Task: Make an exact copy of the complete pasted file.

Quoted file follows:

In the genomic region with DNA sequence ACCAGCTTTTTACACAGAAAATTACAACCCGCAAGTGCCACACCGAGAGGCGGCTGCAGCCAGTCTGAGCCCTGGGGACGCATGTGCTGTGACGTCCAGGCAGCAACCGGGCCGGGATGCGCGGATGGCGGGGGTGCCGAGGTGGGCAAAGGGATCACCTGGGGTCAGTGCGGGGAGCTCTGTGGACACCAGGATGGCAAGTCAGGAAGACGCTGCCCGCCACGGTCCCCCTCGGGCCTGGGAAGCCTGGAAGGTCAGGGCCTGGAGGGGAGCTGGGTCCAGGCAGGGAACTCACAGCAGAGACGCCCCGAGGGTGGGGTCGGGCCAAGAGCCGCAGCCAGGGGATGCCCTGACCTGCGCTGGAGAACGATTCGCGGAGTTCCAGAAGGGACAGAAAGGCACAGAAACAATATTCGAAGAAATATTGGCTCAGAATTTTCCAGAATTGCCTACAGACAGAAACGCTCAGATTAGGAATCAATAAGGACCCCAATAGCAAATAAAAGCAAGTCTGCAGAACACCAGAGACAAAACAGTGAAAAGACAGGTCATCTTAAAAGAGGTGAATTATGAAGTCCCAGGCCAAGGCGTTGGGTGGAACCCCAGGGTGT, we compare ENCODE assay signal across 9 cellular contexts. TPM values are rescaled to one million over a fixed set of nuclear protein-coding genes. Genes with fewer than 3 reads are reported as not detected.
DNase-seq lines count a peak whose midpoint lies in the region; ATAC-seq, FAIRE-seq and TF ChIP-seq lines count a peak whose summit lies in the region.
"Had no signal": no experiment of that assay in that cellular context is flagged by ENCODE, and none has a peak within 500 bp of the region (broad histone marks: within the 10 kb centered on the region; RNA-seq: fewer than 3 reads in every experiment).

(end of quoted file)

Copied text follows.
In the genomic region with DNA sequence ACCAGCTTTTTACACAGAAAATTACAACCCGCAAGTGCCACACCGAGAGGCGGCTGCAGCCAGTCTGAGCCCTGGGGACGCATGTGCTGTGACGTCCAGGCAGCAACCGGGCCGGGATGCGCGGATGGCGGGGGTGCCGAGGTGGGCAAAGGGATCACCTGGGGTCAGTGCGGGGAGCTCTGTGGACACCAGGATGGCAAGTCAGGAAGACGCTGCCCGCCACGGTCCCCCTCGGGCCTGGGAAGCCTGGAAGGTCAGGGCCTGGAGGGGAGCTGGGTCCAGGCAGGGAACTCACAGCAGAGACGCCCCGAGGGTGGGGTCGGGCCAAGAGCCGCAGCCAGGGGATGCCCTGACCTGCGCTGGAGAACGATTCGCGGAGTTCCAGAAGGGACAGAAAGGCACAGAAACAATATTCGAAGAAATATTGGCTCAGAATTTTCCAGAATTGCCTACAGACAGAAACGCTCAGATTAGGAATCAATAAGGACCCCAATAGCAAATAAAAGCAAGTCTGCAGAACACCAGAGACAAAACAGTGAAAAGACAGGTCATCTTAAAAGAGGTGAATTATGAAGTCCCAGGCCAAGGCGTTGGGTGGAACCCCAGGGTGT, we compare ENCODE assay signal across 9 cellular contexts. TPM values are rescaled to one million over a fixed set of nuclear protein-coding genes. Genes with fewer than 3 reads are reported as not detected.
DNase-seq lines count a peak whose midpoint lies in the region; ATAC-seq, FAIRE-seq and TF ChIP-seq lines count a peak whose summit lies in the region.
"Had no signal": no experiment of that assay in that cellular context is flagged by ENCODE, and none has a peak within 500 bp of the region (broad histone marks: within the 10 kb centered on the region; RNA-seq: fewer than 3 reads in every experiment).